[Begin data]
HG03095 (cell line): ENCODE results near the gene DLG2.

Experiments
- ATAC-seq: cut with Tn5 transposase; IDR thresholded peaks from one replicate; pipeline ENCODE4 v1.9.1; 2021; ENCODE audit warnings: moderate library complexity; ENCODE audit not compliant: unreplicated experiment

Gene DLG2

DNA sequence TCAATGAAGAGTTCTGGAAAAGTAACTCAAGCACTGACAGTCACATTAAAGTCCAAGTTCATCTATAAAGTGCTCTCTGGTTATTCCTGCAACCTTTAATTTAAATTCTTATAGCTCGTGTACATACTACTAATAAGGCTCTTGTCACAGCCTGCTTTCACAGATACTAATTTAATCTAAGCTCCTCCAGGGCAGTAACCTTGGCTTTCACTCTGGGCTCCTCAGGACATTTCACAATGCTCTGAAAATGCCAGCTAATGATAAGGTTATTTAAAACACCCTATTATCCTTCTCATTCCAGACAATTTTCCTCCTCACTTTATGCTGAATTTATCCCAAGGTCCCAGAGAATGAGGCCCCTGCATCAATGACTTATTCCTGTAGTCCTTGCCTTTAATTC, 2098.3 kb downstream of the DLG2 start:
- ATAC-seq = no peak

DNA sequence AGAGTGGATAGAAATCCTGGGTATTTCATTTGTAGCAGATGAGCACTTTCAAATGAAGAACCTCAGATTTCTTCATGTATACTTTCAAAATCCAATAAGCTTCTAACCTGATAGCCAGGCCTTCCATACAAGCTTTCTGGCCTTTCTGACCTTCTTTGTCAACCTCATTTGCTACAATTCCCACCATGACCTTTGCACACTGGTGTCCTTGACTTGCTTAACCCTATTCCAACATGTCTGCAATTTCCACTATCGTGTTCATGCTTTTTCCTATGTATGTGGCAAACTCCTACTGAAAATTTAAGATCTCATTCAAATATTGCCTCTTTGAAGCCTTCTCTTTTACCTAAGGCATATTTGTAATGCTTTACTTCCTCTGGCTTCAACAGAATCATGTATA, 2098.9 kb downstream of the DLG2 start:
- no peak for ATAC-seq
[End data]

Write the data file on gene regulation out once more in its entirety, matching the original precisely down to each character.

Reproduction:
HG03095 (cell line): ENCODE results near the gene DLG2.

Experiments
- ATAC-seq: cut with Tn5 transposase; IDR thresholded peaks from one replicate; pipeline ENCODE4 v1.9.1; 2021; ENCODE audit warnings: moderate library complexity; ENCODE audit not compliant: unreplicated experiment

Gene DLG2

DNA sequence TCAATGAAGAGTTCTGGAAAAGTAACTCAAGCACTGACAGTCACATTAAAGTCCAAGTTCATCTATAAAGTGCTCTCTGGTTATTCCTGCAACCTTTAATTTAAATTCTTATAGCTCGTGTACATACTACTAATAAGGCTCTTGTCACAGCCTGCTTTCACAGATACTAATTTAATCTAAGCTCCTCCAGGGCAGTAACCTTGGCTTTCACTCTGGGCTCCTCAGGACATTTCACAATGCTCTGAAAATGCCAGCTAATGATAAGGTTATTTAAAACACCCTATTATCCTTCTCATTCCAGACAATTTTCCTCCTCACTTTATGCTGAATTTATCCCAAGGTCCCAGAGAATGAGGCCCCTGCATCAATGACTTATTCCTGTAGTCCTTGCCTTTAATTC, 2098.3 kb downstream of the DLG2 start:
- ATAC-seq = no peak

DNA sequence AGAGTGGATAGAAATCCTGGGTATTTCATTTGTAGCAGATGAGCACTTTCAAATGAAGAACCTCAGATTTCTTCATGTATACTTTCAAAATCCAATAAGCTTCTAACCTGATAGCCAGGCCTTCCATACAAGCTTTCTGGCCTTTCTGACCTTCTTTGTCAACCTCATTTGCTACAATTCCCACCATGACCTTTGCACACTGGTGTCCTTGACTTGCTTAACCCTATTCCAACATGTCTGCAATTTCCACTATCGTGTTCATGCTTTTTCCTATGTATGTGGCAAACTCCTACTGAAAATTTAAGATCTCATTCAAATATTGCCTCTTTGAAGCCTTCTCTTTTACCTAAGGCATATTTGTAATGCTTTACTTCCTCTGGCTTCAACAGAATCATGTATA, 2098.9 kb downstream of the DLG2 start:
- no peak for ATAC-seq